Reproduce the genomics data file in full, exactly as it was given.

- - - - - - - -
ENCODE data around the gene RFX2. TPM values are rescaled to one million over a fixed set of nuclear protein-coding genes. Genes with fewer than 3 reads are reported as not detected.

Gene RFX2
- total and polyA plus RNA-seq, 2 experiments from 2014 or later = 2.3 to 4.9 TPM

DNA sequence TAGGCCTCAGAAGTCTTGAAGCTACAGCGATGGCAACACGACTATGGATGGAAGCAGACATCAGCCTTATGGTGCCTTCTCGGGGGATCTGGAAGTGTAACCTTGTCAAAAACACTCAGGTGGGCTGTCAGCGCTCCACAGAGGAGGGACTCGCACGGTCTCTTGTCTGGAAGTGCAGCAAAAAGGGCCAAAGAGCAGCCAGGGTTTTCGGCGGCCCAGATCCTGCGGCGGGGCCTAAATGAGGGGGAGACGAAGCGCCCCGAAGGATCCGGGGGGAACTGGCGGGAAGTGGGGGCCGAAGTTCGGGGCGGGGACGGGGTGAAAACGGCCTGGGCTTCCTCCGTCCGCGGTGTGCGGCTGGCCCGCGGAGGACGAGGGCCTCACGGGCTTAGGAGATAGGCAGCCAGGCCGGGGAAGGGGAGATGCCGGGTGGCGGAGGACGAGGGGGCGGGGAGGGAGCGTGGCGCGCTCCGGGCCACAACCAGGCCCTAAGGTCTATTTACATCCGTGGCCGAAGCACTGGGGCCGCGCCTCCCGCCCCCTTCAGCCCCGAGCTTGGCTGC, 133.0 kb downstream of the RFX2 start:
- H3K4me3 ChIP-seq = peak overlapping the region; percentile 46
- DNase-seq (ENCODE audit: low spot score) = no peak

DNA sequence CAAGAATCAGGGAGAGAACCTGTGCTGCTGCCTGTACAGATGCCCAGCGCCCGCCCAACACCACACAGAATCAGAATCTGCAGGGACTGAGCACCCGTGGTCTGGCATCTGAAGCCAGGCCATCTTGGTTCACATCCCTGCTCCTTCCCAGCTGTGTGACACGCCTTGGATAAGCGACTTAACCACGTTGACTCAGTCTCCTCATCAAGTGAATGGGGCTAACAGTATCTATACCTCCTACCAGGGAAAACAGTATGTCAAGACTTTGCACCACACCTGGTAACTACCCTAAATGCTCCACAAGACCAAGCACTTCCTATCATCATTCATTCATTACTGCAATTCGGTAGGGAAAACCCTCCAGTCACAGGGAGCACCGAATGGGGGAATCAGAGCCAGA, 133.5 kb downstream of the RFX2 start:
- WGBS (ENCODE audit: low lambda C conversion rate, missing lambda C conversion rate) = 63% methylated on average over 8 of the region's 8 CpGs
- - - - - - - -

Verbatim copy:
ENCODE data around the gene RFX2. TPM values are rescaled to one million over a fixed set of nuclear protein-coding genes. Genes with fewer than 3 reads are reported as not detected.

Gene RFX2
- total and polyA plus RNA-seq, 2 experiments from 2014 or later = 2.3 to 4.9 TPM

DNA sequence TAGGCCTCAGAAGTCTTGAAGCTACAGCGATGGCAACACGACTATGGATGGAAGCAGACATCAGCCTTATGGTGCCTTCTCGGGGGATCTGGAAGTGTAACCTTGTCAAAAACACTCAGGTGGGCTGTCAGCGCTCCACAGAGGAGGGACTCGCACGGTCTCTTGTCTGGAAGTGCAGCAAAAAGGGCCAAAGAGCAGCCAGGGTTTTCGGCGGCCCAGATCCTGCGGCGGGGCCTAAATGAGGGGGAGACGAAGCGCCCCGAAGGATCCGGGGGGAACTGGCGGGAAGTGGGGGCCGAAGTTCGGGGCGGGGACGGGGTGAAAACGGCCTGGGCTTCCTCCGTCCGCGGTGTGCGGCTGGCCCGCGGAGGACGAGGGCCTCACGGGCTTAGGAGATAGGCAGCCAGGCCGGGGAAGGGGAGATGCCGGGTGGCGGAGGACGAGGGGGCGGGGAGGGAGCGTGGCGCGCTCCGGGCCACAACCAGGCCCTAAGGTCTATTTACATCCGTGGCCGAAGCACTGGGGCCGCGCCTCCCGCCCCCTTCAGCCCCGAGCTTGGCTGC, 133.0 kb downstream of the RFX2 start:
- H3K4me3 ChIP-seq = peak overlapping the region; percentile 46
- DNase-seq (ENCODE audit: low spot score) = no peak

DNA sequence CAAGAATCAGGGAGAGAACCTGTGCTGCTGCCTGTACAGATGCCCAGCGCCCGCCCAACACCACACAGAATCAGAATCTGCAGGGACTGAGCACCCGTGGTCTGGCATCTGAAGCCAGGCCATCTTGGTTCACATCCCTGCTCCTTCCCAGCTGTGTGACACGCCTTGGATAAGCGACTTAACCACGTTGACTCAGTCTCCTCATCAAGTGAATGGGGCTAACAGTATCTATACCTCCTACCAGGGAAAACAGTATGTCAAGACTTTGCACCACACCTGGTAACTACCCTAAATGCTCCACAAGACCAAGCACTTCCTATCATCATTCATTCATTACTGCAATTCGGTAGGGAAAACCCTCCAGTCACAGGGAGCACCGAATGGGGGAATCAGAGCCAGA, 133.5 kb downstream of the RFX2 start:
- WGBS (ENCODE audit: low lambda C conversion rate, missing lambda C conversion rate) = 63% methylated on average over 8 of the region's 8 CpGs